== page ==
Once the farmers in the network have harvested their crops, the network will purchase them at a fixed minimum price so that farmers can rest assured that they will be able to sell their coffee. This is an incentive for farmers to grow more coffee. The network will process the coffee to make green beans and then sell them to a secondary market, the Bae-lee group, which buys tons of green beans a month. The group also sells green beans to Nestle’s purchasing center in Chumphon to be made as instant coffee.
Another large market that the group has not yet been able to tap and has become a challenge for the group’s entrepreneurship is the coffee shop market in Yala, the southern border provinces, and other parts of Thailand. The Robusta cultivar developed by Yala Horticulture Research Center has a unique identity ideal for making fresh coffee and comparable to Arabica based on the cup testing result: thick creamy foam, pleasant nutty aroma, citrus-like acidity, and brown sugar flavor. These characteristics are not found in Robusta from other sources. The youth group therefore believes that their home-grown produce and its local identity will be able to easily hit the coffee shop market. Some coffee shop operators in Yala, such as Cafe De Nibong, have experimented blending fresh beans from Yala coffee with premium Arabica from the north and marketing it under a local brand called “Yala Blend” at the price of 180 THB/200 grams. They also serve it in the shop. Cafe de Nibong is considered one of the centers of the coffee network in Yala because in addition to making local products, such as blended coffee for sale in beautiful modern packaging, the store also organizes training sessions to develop skills and enhance understanding of coffee, including the culture involved in the world of coffee, such as basic barista training, and a camper way curriculum (drip coffee, siphon coffee, moka pot coffee).
Another challenge of the Bannang Sata Youth Group is land ownership. The cultivation land owned by the local farmers varies between 5-50 rais (0.8-8 hectares). To make coffee cultivation a stable career and source of income and to upgrade the standard of living, one household needs to grow around 10 rais of coffee. What needs to be done is that the government must allocate land to farmers at a minimum of 10 rais per household. This approach must go hand-in-hand with coffee planting promotion or coffee seeds and seedlings distribution, as well as skill and knowledge building, not just in terms of agriculture but also the modern management skills.
The final challenge is to help the community enterprise survive Thailand’s fluctuating agricultural economy, prices, and the influence of the government policies that focuses on external context of the market rather than the strengths and characteristics of each locality. It is no wonder why farmers are perpetually subjected to a life in a vicious cycle every time they are told to grow a new crop, from coffee to rubber, and longkong to durian. Each of the aforementioned cash crops has an economic life expectancy of only about 10 years. Market conditions are easily changed as a result of the increasing number of producers and the volatility of prices in both the domestic and global markets. Today, the farmers in Yala are trying to find ways to use the land for sustainability rather than just for temporary incomes. A variety of approaches has emerged, such as growing short-term crops like cucumbers that “grow fast and sell fast” or considering growing coffee as intercrop to ensure a more stable year-round income instead of monocropping.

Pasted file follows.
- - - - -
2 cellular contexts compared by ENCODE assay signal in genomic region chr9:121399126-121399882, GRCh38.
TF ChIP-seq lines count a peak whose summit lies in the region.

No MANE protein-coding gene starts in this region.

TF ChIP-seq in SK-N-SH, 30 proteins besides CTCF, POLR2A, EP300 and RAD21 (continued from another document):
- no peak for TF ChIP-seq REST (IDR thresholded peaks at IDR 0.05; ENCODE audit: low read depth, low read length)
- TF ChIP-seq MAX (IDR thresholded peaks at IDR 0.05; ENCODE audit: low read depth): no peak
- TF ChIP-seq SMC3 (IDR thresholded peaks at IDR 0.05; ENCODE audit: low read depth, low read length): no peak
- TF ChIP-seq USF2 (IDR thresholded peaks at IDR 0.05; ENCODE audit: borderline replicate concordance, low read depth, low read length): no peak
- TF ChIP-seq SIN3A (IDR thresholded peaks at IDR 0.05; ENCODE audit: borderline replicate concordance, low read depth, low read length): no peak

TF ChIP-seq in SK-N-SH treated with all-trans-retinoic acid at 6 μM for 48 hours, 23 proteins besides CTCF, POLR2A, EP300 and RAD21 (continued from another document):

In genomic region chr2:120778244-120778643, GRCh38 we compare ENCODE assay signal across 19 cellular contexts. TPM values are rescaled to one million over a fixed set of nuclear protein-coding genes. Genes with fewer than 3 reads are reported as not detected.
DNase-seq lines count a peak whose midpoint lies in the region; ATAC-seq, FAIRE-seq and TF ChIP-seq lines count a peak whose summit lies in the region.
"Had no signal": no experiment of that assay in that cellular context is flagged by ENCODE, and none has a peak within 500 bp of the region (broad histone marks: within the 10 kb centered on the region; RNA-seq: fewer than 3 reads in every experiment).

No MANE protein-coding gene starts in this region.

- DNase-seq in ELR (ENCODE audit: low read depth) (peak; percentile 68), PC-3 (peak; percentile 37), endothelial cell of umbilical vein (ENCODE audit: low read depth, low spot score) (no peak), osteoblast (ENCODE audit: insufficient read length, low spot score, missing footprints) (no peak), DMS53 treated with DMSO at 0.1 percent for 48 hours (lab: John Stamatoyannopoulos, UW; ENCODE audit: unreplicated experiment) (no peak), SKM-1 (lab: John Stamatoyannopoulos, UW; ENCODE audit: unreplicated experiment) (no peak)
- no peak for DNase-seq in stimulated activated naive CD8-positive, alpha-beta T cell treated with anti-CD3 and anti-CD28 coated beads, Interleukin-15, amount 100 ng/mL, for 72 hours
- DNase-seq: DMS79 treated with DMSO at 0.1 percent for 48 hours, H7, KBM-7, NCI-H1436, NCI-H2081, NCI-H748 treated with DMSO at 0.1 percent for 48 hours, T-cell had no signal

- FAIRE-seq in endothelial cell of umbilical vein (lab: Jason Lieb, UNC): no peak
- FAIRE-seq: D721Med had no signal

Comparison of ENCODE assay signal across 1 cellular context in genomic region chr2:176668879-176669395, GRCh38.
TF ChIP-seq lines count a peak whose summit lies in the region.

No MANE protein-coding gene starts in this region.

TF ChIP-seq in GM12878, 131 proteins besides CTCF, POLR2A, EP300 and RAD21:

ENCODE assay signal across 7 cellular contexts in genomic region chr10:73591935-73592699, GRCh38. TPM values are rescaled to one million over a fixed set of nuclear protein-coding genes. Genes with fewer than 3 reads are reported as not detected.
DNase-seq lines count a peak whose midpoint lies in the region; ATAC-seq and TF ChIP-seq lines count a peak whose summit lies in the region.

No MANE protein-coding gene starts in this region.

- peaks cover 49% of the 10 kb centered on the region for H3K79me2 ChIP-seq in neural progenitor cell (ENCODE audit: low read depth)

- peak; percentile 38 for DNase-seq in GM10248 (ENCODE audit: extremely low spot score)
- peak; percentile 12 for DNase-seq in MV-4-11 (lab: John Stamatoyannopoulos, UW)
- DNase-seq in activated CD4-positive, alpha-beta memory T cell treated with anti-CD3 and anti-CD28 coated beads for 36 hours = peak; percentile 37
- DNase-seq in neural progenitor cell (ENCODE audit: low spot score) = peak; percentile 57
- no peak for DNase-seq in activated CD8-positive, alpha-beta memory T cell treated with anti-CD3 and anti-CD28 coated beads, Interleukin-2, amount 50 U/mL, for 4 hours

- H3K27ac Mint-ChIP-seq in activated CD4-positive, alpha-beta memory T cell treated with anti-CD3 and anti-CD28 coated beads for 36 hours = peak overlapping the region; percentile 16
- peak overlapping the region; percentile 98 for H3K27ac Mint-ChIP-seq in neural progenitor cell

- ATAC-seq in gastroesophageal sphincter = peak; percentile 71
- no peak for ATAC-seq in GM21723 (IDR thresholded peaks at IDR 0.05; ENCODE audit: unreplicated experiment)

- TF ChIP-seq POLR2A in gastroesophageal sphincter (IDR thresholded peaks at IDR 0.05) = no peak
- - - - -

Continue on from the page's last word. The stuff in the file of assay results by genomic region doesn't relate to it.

However, such a highly unsustainable agricultural economy has forced the farmers, the first joint of the coffee chain, to bear unnecessarily high costs. And middlemen can reap more benefits and shoulder less risk. The middlemen who buy agricultural products in Yala are usually outsiders from Chumphon and Surat Thani. They have quite a lot of power in setting prices. Therefore, the participants suggested that the local farmers who are the first joint of the agricultural production cycle need to form a community enterprise in order to set a standard price between the farmers and the middlemen and other operators to reduce the risk of unfair competition and price cutting.
Focus group discussion
The Banng Sata Youth Group. Bannang Sata Subdistrict, Bannang Sata District, Yala Province , February 20, 2021.
This story is the eighth of mini series on “Food Dialogue for Social Cohesion” written by Mr. Arthit Thongin as a part of the independent research under the Southern Thailand Social Innovation Platform initiated by UNDP
Disclaimer: “The views expressed in this publication are those of the author(s) and do not necessarily represent those of the United Nations, including UNDP, or the UN Member States.”